Here the "Spirit of truth" is spoken of as a "guide" that will bring the Apostles understanding of the truth of God. Jesus then follows this up by saying that the Father will take what is Jesus' and declare it to the Apostles. They are going to be given a message, a message that they are commanded by Jesus and guided by the Spirit, to share.

Finally, Jesus says this in His prayer to the Father:

"But now I am coming to you, and these things I speak in the world, that they may have my joy fulfilled in themselves. I have given them your word, and the world has hated them because they are not of the world...Sanctify them in the truth; your word is truth. As you sent me into the world, so I have sent them into the world. And for their sake I consecrate myself, that they also may be sanctified in truth.“I do not ask for these only, but also for those who will believe in me through their word..."

John 17:13-20 (emp. mine)

Notice the repetition of "word" here:

The first time it is used in this passage it is spoken of as a gift given by Jesus to the Apostles.

The second time "word" is used it is a statement about what the "word" is, "truth". Furthermore, Jesus prays that the Apostles would be sanctified in the truth.

The final time the term "word" is used it states the mission of the Apostles. At the beginning of chapter 17 Jesus is praying for His Apostles, but He shifts His focus briefly in verse 20 to "those who will believe in [Him] through [the Apostles] word." In other words, the focus shifts from the Apostles to the target audience of the Apostles message, us.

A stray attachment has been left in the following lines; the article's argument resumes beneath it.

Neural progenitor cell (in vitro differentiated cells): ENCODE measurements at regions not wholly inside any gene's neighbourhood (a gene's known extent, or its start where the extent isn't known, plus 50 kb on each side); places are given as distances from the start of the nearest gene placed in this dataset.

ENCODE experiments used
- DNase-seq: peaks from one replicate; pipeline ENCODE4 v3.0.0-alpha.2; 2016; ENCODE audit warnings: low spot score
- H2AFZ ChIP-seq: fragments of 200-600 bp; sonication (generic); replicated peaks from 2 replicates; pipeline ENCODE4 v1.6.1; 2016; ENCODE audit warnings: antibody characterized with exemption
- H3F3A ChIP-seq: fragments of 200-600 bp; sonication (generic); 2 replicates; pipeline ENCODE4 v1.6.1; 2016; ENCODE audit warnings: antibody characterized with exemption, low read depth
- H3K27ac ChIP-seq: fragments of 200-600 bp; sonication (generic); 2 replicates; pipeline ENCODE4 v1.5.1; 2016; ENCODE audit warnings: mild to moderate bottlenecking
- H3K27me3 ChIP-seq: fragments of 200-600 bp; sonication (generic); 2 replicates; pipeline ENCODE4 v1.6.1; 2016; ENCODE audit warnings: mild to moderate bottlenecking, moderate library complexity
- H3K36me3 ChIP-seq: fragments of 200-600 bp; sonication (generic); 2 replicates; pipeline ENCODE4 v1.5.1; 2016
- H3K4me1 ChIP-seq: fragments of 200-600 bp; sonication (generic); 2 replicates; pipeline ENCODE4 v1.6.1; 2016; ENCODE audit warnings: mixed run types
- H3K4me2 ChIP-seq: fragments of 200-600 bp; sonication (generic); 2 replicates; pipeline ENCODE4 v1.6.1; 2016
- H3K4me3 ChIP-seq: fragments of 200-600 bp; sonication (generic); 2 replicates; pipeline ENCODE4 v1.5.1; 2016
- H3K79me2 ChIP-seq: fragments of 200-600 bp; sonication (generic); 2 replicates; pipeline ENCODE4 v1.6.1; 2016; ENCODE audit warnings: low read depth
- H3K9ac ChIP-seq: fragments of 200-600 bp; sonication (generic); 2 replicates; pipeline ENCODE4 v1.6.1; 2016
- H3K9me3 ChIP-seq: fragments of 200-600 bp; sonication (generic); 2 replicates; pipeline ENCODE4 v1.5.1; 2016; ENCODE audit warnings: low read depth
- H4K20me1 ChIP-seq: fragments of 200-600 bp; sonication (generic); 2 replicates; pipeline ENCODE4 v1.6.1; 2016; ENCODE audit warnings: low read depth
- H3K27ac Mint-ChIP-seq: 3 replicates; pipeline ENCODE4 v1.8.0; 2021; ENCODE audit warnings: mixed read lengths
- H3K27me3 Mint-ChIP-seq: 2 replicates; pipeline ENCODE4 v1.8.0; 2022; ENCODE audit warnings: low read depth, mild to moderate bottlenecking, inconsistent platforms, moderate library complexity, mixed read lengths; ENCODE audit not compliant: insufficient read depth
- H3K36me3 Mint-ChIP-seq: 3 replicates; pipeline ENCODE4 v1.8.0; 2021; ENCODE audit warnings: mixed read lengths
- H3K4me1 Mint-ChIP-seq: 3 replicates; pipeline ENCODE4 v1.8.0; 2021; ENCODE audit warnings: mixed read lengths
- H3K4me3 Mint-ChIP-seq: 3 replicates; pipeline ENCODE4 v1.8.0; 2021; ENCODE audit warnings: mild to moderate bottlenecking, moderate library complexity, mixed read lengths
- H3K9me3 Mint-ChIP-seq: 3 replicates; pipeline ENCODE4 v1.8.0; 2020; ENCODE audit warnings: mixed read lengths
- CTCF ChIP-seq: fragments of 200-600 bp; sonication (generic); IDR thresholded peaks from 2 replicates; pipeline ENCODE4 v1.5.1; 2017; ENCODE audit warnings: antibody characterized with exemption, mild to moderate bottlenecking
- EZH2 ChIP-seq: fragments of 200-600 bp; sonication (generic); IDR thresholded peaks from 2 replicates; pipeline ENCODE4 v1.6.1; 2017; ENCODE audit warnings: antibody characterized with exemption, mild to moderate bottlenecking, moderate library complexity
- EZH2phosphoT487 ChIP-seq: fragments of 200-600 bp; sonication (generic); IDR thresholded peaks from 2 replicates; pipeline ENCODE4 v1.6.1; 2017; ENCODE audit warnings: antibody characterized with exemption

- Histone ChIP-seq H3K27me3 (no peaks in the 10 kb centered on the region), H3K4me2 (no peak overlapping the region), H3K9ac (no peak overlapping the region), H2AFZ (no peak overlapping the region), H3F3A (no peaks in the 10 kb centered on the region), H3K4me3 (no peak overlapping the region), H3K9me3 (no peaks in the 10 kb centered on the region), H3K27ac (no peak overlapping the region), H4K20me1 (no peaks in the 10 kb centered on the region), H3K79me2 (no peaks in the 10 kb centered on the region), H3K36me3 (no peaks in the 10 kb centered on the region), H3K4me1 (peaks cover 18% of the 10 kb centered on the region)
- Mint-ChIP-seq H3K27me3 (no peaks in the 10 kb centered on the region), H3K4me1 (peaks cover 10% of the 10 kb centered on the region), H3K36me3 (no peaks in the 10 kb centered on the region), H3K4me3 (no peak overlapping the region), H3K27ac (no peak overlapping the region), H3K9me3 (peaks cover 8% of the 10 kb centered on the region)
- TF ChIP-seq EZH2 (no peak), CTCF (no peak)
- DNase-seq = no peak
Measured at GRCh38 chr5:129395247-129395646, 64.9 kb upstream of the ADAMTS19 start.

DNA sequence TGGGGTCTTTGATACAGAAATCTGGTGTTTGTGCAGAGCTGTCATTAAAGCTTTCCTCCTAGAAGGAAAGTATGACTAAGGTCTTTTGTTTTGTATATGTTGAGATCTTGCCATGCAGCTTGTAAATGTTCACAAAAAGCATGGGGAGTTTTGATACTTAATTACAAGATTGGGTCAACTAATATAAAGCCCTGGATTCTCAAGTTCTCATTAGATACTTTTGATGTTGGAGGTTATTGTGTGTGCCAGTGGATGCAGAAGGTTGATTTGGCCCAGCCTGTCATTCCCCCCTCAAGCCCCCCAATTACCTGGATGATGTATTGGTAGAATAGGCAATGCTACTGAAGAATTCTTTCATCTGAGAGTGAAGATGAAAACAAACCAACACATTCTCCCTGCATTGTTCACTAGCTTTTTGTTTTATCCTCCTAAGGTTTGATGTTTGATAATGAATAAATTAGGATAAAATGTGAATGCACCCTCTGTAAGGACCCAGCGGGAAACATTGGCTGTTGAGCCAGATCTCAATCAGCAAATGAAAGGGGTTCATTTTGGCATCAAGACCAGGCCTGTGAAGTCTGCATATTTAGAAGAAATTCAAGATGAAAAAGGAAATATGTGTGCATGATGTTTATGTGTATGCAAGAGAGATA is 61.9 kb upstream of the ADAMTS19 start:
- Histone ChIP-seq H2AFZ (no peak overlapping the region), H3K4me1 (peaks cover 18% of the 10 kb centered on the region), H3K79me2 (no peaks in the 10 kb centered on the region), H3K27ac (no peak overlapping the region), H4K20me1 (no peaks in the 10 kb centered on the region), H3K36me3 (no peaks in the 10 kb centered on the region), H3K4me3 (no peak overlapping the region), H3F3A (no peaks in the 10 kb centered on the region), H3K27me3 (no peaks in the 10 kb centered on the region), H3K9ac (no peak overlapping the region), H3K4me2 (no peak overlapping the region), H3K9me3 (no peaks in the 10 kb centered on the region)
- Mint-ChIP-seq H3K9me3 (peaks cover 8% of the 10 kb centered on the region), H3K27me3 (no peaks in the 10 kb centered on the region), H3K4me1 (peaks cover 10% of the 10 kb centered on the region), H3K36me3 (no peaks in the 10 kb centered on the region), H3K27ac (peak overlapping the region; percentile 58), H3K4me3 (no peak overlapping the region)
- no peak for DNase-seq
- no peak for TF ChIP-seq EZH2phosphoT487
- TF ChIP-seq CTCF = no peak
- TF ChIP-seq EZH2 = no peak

John's writing makes it clear that Jesus gave the Apostles both the job to share the gospel and the Tool (the Holy Spirit) by which to do it.

What About Paul?

So far we have established the authority of Jesus from the Father, and the authority of the Apostles from Jesus, but what about Paul? Paul was not there with the original twelve Apostles. He wasn't there when the Apostles were filled with the Holy Spirit on the Day of Pentecost (Acts 2:1-4). Where then does Paul get his authority to write so many New Testament letters? The short answer: from the same place as the Apostles.

Luke, the author of both the gospel of Luke and the book of Acts, records the story of Paul's conversion in Acts 9:1-19. It is Luke who reveals to us that Paul, at this point named Saul, was confronted by Jesus Himself as he walked along the road to Damascus. He is made blind for three days until he is approached by a disciple named Ananias who heals him, gives him the Holy Spirit, and baptizes him (Acts 9:17-19) as Jesus commanded Him to do (9:10-16). From this point onward, we see Paul preach the gospel of Jesus.

It's at this point that we need to note a couple of truths about Paul:

1) He was specially chosen by God to share the gospel (Acts 9:15) just like the Apostles were (Mt. 28:18-20)

2) He was similarly "filled" with the Holy Spirit (Acts 9:17) like the Apostles (Acts 2:1-4).

Even with these truths and a very obvious change of heart, the Apostles were still not convinced that Paul was one of them until they were showed otherwise:

"And from those who seemed to be influential (what they were makes no difference to me; God shows no partiality)—those, I say, who seemed influential added nothing to me. On the contrary, when they saw that I had been entrusted with the gospel to the uncircumcised, just as Peter had been entrusted with the gospel to the circumcised (for he who worked through Peter for his apostolic ministry to the circumcised worked also through me for mine to the Gentiles), and when James and Cephas and John, who seemed to be pillars, perceived the grace that was given to me, they gave the right hand of fellowship to Barnabas and me, that we should go to the Gentiles and they to the circumcised."